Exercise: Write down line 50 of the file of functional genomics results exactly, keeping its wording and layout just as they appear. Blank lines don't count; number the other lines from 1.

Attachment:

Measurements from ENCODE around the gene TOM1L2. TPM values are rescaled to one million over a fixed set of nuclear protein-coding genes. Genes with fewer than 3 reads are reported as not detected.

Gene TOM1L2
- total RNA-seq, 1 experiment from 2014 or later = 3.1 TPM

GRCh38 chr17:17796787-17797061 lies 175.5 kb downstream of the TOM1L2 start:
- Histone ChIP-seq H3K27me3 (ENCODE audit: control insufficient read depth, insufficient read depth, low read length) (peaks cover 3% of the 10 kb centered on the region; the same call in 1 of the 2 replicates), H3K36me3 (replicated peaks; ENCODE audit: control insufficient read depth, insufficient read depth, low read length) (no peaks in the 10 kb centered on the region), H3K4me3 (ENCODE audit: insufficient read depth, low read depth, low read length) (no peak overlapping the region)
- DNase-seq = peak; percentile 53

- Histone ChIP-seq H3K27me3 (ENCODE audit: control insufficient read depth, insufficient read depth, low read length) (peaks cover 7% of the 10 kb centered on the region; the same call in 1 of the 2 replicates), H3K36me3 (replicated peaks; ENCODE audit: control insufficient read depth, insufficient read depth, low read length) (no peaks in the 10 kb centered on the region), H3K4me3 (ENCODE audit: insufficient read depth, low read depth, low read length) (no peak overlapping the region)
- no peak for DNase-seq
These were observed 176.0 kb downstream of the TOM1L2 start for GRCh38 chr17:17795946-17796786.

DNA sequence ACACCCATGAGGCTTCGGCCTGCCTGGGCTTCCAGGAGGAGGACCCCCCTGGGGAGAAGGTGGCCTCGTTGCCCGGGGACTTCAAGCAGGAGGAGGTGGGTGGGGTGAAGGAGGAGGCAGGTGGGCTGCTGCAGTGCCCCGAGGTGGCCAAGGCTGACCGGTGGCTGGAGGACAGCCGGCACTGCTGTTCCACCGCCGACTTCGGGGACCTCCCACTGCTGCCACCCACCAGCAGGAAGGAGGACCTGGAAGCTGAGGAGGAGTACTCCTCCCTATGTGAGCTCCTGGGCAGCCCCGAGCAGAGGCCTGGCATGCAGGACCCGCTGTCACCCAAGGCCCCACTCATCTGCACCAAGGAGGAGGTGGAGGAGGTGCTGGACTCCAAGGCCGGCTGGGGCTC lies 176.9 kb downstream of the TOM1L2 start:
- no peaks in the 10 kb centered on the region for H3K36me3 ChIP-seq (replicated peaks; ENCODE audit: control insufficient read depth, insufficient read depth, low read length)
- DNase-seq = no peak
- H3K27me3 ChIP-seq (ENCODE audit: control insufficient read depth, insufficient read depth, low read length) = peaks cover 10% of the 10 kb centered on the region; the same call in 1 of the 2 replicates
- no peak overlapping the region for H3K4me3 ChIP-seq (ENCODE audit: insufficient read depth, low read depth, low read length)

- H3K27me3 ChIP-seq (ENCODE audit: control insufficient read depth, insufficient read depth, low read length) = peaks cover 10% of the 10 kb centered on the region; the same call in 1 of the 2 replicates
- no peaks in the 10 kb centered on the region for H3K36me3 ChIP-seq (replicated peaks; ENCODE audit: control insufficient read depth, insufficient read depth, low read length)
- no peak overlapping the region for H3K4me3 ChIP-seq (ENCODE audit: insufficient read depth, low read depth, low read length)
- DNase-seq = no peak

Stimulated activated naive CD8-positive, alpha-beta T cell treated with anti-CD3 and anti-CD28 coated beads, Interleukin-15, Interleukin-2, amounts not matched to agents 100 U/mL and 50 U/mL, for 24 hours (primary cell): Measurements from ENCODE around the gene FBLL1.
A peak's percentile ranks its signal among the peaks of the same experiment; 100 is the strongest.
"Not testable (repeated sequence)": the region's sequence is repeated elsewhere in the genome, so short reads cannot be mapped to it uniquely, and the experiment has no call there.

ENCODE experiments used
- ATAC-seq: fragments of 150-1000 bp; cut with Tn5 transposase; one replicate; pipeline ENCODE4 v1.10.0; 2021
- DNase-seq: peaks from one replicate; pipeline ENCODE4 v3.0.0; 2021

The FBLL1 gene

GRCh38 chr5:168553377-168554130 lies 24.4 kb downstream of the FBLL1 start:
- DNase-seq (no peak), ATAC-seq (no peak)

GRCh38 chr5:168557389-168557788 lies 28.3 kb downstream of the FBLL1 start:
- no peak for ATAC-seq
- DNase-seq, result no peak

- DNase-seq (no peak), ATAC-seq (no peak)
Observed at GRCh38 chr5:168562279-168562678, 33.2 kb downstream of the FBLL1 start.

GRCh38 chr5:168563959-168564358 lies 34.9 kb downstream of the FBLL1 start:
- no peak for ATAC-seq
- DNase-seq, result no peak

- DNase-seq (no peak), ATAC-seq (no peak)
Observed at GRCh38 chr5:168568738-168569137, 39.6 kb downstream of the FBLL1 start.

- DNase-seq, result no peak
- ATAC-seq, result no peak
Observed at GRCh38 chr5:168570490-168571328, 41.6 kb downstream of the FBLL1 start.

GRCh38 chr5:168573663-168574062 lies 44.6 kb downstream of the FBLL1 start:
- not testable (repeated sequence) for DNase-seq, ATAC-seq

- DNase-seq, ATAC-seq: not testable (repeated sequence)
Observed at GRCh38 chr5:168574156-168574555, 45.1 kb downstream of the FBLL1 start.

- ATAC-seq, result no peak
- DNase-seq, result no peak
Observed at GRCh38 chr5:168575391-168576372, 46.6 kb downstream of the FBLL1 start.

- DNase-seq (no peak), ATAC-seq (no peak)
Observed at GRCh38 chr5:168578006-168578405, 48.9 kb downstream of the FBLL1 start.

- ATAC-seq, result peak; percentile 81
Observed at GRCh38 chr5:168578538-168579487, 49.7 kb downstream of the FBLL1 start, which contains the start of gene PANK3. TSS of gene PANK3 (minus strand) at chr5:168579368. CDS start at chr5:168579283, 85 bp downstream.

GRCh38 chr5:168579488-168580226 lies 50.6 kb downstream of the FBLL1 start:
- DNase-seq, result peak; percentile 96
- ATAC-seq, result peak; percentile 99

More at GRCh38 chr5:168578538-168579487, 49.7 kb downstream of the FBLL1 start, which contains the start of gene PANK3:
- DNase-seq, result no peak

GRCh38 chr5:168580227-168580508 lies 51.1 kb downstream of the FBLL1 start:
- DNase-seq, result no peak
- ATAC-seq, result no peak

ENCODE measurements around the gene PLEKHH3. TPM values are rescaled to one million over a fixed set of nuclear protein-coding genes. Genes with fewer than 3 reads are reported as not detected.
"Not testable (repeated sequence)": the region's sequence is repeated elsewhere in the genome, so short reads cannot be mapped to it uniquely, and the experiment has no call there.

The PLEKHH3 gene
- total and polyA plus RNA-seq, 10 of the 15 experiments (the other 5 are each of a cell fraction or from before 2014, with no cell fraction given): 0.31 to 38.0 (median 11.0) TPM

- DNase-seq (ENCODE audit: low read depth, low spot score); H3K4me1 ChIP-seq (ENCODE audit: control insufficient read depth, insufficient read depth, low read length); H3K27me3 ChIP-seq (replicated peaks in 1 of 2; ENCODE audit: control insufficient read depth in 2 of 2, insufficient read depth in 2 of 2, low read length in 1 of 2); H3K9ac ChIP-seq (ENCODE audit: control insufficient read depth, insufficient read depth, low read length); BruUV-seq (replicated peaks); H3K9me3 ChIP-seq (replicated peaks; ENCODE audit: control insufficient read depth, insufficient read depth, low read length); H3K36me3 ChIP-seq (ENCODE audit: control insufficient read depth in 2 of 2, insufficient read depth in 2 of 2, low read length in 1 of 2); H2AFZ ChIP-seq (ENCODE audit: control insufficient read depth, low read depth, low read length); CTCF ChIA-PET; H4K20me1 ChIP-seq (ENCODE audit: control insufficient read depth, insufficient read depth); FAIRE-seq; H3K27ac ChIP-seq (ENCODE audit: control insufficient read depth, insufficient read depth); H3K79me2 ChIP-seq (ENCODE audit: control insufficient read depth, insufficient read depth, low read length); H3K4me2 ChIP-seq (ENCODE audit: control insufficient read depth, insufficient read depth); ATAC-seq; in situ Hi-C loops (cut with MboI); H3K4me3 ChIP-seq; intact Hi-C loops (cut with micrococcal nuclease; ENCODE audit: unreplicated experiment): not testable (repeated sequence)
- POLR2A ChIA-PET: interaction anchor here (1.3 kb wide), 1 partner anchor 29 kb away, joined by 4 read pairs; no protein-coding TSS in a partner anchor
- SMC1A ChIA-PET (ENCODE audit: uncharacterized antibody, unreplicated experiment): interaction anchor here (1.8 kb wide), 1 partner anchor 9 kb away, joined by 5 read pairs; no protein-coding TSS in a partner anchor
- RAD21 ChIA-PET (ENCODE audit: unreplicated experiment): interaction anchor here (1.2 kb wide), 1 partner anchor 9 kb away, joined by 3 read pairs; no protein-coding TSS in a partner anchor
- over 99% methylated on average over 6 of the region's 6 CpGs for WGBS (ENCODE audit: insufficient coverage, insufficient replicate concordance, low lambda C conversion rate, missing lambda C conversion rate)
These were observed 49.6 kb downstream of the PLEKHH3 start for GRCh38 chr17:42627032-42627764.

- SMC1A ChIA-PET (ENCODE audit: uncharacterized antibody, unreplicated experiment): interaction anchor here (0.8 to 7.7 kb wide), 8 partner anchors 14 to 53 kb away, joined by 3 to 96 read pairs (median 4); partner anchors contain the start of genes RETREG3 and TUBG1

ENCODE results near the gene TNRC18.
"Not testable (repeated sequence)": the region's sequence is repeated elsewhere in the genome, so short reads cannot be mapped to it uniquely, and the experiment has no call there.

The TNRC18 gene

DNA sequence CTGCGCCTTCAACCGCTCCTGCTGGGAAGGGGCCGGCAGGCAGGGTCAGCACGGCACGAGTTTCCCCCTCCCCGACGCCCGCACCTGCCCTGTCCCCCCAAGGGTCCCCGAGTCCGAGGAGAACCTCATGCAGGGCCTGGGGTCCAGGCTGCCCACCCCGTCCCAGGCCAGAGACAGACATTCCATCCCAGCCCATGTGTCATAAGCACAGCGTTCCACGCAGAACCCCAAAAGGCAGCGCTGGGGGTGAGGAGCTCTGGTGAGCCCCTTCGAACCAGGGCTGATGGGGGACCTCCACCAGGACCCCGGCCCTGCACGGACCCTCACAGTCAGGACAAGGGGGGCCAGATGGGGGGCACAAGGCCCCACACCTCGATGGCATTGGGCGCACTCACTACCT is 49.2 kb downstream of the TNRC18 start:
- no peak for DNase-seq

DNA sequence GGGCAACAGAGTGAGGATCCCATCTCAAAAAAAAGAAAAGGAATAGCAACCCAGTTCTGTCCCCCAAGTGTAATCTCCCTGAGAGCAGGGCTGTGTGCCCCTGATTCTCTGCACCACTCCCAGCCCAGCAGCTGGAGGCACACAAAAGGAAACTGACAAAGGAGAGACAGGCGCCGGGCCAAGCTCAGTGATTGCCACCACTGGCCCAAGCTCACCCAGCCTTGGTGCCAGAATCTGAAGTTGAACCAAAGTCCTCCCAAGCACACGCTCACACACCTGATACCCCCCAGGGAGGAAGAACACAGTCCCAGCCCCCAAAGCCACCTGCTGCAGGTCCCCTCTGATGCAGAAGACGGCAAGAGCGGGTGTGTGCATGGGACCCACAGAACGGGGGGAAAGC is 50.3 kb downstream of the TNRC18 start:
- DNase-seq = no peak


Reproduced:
- ATAC-seq, result peak; percentile 81